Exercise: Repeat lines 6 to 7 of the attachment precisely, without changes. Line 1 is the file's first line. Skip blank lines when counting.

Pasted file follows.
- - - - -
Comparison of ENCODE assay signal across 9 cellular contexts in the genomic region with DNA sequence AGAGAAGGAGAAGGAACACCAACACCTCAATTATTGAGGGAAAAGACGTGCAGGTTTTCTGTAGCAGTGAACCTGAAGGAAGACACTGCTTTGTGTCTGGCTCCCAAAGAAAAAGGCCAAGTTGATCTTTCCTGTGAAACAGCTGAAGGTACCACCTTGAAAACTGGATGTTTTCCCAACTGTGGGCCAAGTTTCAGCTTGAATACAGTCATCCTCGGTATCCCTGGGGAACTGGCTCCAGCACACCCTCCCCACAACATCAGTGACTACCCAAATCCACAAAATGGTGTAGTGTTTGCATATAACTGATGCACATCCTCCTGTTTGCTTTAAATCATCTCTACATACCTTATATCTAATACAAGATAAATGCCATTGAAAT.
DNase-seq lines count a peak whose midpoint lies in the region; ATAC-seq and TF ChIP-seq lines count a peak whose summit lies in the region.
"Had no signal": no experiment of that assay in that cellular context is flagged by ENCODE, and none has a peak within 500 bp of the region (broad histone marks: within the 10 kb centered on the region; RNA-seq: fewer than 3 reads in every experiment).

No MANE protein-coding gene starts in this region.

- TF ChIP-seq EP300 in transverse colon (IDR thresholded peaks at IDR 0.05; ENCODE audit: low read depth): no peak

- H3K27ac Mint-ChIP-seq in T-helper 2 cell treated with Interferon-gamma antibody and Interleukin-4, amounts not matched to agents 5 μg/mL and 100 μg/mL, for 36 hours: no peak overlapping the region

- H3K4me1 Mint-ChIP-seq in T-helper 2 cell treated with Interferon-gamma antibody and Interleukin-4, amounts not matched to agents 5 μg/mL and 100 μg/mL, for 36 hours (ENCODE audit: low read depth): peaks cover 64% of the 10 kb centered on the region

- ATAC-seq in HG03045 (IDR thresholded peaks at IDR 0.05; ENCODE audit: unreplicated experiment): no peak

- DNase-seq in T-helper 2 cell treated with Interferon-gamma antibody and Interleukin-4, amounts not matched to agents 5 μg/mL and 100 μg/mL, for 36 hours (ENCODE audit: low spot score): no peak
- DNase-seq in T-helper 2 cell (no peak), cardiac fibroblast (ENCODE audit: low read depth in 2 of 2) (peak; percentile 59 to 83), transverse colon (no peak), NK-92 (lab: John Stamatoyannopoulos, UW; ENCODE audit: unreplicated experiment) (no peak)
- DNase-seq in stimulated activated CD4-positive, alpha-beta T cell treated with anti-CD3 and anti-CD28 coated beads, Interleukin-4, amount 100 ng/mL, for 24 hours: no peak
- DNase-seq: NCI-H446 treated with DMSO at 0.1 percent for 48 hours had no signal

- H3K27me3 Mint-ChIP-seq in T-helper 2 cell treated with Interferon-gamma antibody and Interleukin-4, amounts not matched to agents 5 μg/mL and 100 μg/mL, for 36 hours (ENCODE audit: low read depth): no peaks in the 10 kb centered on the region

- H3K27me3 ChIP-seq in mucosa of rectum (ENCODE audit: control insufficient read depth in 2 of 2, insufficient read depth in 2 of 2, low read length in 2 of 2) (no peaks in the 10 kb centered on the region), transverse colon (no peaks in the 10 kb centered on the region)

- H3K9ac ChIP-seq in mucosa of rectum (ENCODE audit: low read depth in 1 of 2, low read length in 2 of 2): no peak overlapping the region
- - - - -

- H3K27ac Mint-ChIP-seq in T-helper 2 cell treated with Interferon-gamma antibody and Interleukin-4, amounts not matched to agents 5 μg/mL and 100 μg/mL, for 36 hours: no peak overlapping the region

- H3K4me1 Mint-ChIP-seq in T-helper 2 cell treated with Interferon-gamma antibody and Interleukin-4, amounts not matched to agents 5 μg/mL and 100 μg/mL, for 36 hours (ENCODE audit: low read depth): peaks cover 64% of the 10 kb centered on the region